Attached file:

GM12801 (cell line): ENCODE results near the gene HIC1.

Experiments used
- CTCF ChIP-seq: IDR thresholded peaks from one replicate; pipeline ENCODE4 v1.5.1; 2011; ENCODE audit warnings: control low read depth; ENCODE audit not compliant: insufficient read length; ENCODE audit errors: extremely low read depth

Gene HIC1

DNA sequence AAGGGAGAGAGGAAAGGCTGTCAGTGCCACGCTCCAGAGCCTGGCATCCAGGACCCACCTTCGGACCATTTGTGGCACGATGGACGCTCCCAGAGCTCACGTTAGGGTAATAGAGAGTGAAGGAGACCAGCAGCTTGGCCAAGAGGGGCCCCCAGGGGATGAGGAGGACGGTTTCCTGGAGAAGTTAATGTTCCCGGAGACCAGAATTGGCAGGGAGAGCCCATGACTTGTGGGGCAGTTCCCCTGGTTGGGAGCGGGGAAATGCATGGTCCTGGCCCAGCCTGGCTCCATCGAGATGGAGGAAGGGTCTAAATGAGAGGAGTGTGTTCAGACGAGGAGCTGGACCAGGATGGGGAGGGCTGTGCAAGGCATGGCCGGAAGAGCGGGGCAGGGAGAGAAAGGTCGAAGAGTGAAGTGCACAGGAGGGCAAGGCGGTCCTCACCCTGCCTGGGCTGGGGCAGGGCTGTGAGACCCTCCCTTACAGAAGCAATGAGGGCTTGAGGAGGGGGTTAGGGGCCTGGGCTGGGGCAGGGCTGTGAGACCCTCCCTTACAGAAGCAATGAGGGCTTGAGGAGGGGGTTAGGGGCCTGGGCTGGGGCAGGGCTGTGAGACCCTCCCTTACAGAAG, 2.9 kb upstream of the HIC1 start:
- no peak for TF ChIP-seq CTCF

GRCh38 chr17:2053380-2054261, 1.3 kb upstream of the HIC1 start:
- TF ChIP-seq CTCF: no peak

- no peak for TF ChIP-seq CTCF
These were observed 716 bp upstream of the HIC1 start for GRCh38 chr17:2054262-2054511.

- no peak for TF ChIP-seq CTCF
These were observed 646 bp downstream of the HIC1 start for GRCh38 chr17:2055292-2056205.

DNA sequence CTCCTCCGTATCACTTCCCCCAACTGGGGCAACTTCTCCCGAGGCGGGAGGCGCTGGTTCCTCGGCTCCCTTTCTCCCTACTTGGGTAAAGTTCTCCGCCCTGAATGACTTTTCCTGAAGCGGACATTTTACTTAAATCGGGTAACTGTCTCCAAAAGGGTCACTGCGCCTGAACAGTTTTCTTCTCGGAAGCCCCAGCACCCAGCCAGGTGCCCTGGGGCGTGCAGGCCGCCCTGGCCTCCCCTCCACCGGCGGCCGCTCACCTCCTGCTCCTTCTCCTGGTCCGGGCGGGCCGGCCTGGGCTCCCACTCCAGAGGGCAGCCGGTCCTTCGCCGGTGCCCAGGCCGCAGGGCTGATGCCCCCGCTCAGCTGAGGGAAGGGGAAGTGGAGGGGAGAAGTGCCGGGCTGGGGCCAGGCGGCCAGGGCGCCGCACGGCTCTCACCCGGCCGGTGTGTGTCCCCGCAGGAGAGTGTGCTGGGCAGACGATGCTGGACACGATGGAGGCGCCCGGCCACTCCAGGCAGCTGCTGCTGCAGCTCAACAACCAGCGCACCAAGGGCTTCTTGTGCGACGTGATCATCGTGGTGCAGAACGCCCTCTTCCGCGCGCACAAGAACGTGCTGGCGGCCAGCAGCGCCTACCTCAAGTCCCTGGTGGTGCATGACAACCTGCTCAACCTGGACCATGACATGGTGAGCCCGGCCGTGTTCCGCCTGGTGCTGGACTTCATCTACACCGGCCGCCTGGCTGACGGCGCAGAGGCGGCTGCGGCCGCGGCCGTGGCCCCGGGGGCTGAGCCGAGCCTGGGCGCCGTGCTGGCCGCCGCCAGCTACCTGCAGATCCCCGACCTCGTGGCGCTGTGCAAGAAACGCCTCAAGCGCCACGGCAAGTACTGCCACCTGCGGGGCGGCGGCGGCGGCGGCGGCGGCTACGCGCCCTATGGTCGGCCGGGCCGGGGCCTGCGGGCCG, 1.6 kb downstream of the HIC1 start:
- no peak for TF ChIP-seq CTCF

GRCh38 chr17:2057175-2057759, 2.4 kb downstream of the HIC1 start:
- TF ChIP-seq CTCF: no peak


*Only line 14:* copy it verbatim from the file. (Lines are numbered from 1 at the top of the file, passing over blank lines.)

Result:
- no peak for TF ChIP-seq CTCF